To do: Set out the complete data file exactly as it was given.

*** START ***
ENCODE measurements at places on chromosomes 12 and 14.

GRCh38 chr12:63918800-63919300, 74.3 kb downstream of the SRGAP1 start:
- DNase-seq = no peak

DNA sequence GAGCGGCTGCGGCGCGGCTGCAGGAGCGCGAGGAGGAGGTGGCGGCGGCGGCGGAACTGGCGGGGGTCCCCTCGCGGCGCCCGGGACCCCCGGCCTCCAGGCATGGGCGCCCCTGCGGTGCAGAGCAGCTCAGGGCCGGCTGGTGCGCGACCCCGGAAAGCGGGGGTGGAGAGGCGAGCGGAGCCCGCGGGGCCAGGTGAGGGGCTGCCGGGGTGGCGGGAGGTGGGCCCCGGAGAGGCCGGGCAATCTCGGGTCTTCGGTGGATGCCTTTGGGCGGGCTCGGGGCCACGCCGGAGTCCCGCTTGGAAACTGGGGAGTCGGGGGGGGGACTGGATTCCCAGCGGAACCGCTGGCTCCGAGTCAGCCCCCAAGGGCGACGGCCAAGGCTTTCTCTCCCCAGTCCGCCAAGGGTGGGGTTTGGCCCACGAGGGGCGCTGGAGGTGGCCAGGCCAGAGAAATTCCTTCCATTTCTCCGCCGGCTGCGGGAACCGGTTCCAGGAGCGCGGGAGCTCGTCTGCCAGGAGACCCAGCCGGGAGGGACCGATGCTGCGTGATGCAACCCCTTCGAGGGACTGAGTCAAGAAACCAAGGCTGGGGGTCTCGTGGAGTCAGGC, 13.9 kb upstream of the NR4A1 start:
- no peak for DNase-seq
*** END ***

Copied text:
ENCODE measurements at places on chromosomes 12 and 14.

GRCh38 chr12:63918800-63919300, 74.3 kb downstream of the SRGAP1 start:
- DNase-seq = no peak

DNA sequence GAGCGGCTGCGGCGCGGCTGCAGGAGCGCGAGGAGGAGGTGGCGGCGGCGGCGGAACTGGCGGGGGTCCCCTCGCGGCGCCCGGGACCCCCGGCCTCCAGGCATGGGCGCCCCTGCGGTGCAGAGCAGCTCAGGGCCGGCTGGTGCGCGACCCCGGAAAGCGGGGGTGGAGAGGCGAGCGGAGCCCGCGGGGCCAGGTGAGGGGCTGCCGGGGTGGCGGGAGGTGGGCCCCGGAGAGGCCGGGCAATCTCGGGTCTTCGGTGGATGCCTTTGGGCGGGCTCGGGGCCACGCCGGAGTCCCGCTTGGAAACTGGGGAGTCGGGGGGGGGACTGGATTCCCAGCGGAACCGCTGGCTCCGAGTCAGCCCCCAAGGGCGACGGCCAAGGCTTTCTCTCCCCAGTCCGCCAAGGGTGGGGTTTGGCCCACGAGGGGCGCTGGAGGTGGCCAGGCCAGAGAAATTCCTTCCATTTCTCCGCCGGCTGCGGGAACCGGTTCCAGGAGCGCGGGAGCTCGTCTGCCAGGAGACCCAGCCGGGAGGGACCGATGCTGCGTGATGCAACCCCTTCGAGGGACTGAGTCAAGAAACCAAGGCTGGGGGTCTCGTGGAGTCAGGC, 13.9 kb upstream of the NR4A1 start:
- no peak for DNase-seq